One year ago Costco’s chicken salad led to a E. coli infestation across seven states. Now a new Salmonella contamination has been linked to the same product. The source of the infection is limited to only one store in the State of Washington.
An USDA Food and Safety Inspection Service (FSIS) analysis has revealed that a Costco Store has a Salmonella infection in its chicken salad. Fortunately, according to a public warning, the infection is localized to the Costco store in Lynnwood, Washington.
Nonetheless, the infection was revealed only a month later after the batch of chicken salad in question was sold. As such, people have already consumed it and there have been reports of illnesses.
According to the FSIS notice:
Based on epidemiological evience, four Salmonella case patients have been identified with illness onset dates ranging from September 2 to September 6. Traceback investigation indicated that three of these case patients consumed rotisserie chicken salad purchased on Aug. 26, Aug. 31 and Sept. 2 from the Lynnwood store.
The FSIS issued a public health alert. They are concerned that some infected product may still be found in consumer’s freezers. They recommend that the chicken salad be either discarded or returned to the store. If you already ate the chicken salad and developed some of the following symptoms: fever, abdominal cramps, diarrhea; within 12 to 72 hours, then seek immediate medical attention. People should specifically alert their doctors about the exposure to Salmonella.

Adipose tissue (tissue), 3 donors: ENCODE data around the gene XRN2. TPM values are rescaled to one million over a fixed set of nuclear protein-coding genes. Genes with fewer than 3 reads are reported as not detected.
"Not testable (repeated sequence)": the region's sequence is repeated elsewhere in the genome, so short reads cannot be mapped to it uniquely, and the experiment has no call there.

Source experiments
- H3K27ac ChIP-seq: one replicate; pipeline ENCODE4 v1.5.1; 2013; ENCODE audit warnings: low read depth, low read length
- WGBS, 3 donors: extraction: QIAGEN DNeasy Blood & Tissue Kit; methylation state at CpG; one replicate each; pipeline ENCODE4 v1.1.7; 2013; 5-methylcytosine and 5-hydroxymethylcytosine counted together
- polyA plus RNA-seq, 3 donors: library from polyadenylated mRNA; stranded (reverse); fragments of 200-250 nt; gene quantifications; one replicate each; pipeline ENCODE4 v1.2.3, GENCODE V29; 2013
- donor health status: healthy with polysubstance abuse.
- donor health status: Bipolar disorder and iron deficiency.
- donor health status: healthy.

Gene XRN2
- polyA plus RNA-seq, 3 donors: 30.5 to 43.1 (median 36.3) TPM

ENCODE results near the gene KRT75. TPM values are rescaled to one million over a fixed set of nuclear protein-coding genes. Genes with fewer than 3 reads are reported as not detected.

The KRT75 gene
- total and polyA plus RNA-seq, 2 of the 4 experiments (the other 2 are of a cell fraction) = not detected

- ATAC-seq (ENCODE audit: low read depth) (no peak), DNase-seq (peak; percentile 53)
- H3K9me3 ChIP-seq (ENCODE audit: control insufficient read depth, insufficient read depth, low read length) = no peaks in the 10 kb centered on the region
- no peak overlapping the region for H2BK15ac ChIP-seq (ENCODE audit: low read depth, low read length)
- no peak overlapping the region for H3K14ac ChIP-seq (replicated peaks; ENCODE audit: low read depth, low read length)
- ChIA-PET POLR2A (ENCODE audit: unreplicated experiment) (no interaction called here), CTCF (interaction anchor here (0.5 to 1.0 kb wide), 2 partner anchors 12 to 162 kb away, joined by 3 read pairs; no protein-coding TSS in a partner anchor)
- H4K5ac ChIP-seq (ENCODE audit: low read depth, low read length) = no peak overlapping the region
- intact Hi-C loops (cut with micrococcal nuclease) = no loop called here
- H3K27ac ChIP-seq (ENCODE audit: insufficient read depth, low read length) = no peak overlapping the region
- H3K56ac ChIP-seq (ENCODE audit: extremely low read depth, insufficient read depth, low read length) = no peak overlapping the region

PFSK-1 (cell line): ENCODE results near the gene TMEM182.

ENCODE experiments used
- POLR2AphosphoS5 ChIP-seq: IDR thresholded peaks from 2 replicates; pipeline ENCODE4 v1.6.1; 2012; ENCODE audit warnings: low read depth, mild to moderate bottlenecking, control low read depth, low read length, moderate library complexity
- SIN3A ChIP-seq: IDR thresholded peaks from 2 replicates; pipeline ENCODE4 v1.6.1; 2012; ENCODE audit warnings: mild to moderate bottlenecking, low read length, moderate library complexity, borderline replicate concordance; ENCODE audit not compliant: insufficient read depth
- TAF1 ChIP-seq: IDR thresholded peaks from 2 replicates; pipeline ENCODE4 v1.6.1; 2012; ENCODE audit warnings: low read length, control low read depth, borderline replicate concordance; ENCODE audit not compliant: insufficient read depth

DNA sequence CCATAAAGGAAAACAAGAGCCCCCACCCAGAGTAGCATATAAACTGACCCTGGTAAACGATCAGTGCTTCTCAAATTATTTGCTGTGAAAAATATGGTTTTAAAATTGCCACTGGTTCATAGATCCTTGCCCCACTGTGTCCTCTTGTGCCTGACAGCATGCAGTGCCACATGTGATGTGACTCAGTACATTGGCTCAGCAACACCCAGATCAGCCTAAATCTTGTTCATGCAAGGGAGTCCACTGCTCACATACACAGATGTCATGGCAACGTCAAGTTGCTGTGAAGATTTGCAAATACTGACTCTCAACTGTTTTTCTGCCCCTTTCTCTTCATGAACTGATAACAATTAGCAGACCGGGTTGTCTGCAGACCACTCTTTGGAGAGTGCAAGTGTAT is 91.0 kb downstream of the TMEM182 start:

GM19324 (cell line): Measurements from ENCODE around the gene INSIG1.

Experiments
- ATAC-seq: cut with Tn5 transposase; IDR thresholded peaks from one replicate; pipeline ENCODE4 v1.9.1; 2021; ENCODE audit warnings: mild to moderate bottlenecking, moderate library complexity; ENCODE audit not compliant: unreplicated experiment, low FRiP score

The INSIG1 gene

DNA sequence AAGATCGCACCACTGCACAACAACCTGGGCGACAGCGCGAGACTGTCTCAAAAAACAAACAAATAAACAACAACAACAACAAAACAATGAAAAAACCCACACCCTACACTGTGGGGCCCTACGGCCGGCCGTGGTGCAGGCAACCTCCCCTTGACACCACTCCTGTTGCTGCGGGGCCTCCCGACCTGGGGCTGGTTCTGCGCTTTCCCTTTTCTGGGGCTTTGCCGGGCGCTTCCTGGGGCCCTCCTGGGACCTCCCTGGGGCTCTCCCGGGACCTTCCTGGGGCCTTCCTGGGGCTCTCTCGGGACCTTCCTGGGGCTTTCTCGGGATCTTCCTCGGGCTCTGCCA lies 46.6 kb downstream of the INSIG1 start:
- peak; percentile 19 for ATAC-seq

Fortunately, those symptoms only last four to seven days for healthy individuals. As such, most cases tend to recover without treatment. More severe cases require hospitalization. The most vulnerable to Salmonella are people with weakened immune systems such as the elderly and children. They have a higher risk of developing a more severe illness than the standard symptoms.
The E. coli infection that also plagued Costco’s chicken salad in 2017 led to up to 19 people falling ill. Fortunately, no deaths were reported, though some people required hospitalizations. Costco voluntarily removed all the chicken salad from all of its stores in the US. Other products used in the salad such as onions and celery were also purged.
Fortunately, the current Salmonella contamination isn’t as large scale as the outbreak of E. coli in 2017. Though, Costco will be required to remove all of its chicken salad once again.
Were you ever infected with Salmonella?
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